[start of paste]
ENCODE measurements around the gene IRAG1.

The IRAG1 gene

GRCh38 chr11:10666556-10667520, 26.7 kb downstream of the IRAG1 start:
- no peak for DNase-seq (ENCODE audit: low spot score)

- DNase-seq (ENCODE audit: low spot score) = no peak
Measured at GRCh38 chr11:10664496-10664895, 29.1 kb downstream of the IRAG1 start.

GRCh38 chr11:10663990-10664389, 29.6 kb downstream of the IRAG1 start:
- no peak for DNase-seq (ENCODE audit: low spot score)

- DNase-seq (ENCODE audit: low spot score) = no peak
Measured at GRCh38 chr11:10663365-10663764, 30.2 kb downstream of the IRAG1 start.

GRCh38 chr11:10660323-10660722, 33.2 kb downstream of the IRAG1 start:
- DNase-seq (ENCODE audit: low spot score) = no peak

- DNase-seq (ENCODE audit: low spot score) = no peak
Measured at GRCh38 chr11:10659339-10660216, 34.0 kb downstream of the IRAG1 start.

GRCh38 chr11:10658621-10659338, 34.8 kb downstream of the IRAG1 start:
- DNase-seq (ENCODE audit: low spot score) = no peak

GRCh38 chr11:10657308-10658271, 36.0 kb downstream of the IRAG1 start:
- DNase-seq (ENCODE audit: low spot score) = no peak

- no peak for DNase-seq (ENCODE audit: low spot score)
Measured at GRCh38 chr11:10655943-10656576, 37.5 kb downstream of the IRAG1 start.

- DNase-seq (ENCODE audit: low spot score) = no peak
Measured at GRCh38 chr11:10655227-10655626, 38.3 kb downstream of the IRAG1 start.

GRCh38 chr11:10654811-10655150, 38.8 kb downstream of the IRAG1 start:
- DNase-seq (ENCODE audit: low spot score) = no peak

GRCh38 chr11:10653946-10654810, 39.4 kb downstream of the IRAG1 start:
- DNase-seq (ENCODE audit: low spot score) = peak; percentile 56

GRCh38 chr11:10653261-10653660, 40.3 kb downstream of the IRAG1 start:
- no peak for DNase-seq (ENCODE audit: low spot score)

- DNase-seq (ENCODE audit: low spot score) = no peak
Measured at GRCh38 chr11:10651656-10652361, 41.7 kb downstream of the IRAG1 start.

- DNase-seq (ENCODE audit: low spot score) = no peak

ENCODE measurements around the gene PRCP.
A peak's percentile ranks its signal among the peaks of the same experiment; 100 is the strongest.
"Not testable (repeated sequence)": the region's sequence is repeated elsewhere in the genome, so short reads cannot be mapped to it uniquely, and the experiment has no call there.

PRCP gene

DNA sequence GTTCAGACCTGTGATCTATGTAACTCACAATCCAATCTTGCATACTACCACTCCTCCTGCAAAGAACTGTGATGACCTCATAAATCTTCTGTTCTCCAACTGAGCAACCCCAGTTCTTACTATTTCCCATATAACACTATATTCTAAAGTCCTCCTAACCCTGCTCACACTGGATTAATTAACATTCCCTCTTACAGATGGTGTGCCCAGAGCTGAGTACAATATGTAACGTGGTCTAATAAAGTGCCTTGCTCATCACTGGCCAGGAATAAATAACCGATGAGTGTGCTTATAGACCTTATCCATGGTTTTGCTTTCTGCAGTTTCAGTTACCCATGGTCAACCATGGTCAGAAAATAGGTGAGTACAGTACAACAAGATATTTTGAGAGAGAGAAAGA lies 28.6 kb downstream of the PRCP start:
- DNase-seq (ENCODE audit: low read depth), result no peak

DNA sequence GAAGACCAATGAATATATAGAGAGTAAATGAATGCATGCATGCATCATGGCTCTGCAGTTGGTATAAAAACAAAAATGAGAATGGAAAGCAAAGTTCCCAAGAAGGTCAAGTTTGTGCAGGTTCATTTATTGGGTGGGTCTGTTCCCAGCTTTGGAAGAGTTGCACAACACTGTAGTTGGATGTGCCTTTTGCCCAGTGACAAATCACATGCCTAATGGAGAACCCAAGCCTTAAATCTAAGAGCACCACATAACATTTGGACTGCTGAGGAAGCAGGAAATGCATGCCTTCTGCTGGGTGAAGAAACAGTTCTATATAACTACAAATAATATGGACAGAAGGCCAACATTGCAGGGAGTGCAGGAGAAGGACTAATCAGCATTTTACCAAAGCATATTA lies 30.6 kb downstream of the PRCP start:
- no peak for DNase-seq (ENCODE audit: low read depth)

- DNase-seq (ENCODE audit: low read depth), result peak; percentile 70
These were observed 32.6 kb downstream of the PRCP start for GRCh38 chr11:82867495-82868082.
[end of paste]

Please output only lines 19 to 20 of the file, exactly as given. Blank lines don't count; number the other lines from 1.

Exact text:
- no peak for DNase-seq (ENCODE audit: low spot score)
Measured at GRCh38 chr11:10655943-10656576, 37.5 kb downstream of the IRAG1 start.